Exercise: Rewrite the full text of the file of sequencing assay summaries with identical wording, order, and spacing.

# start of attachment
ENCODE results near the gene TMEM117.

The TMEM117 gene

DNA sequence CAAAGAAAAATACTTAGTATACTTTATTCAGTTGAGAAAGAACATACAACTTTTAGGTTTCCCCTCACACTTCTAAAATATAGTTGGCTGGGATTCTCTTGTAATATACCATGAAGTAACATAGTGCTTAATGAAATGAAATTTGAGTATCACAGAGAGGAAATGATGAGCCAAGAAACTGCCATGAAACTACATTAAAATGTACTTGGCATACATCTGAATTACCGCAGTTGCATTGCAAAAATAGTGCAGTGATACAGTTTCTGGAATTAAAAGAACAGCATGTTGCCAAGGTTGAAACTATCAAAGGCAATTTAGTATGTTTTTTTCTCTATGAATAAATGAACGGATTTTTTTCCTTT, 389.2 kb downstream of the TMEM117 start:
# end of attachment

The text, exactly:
ENCODE results near the gene TMEM117.

The TMEM117 gene

DNA sequence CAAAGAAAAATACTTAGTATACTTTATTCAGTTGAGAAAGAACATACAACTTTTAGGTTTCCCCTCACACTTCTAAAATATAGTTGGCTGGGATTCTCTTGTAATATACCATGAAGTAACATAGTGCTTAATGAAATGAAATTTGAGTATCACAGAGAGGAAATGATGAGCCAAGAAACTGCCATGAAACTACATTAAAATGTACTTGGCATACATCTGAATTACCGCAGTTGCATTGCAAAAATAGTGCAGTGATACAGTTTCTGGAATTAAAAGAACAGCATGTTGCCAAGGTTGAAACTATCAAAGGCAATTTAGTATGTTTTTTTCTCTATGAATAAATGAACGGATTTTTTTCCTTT, 389.2 kb downstream of the TMEM117 start: